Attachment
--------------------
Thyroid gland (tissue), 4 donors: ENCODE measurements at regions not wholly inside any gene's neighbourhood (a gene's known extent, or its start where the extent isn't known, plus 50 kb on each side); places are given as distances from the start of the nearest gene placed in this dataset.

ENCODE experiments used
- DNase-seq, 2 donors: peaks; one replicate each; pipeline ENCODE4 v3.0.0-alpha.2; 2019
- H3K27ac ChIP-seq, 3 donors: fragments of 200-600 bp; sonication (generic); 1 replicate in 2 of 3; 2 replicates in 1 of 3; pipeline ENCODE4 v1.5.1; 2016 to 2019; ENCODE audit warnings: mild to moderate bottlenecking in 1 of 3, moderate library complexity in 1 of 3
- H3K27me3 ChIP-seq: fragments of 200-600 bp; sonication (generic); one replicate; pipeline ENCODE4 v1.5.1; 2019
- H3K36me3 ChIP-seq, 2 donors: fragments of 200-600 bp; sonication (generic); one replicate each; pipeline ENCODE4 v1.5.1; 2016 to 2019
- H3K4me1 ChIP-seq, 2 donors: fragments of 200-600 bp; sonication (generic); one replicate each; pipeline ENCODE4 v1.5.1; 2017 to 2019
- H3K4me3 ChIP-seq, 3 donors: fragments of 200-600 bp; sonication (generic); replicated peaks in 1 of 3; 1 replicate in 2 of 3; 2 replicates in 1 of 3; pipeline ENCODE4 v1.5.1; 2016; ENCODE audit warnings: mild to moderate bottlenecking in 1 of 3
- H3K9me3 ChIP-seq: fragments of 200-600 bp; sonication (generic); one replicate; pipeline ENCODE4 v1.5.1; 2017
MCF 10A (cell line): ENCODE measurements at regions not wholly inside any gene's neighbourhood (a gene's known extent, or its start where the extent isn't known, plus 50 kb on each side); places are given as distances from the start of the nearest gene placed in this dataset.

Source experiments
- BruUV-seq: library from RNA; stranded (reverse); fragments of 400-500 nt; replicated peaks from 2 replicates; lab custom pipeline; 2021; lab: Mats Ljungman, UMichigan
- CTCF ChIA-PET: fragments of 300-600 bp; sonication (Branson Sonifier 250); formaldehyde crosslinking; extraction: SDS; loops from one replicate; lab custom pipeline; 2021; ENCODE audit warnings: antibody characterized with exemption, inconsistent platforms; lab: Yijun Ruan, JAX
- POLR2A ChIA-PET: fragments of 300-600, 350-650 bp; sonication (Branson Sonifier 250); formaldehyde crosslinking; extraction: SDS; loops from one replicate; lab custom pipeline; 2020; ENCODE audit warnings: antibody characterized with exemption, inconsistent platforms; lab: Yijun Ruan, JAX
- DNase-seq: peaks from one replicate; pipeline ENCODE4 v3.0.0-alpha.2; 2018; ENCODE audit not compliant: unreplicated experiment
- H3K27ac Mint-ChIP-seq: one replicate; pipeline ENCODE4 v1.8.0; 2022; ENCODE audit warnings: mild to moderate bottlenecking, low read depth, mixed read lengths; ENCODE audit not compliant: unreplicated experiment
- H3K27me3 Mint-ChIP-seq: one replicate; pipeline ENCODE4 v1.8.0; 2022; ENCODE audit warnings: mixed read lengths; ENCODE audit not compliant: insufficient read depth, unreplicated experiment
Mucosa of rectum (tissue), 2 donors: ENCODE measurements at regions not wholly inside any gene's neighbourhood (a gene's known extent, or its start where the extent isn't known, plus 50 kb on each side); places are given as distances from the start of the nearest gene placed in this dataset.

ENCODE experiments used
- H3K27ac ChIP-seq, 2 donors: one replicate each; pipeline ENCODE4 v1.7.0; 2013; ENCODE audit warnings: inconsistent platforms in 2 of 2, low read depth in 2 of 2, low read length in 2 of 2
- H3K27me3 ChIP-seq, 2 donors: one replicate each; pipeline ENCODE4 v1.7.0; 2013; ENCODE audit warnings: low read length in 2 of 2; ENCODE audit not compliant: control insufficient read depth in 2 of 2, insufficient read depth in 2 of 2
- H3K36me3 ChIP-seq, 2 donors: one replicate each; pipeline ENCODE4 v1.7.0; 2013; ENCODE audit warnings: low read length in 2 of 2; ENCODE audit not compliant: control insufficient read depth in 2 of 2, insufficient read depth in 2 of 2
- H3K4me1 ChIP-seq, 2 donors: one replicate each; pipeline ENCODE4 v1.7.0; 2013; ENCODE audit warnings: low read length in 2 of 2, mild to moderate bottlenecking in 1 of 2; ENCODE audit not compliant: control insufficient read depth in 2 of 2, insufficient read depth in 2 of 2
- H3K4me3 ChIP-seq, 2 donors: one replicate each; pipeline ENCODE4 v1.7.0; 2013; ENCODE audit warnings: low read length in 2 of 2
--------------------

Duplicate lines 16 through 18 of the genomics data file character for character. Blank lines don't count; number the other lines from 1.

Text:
- H3K27ac Mint-ChIP-seq: one replicate; pipeline ENCODE4 v1.8.0; 2022; ENCODE audit warnings: mild to moderate bottlenecking, low read depth, mixed read lengths; ENCODE audit not compliant: unreplicated experiment
- H3K27me3 Mint-ChIP-seq: one replicate; pipeline ENCODE4 v1.8.0; 2022; ENCODE audit warnings: mixed read lengths; ENCODE audit not compliant: insufficient read depth, unreplicated experiment
Mucosa of rectum (tissue), 2 donors: ENCODE measurements at regions not wholly inside any gene's neighbourhood (a gene's known extent, or its start where the extent isn't known, plus 50 kb on each side); places are given as distances from the start of the nearest gene placed in this dataset.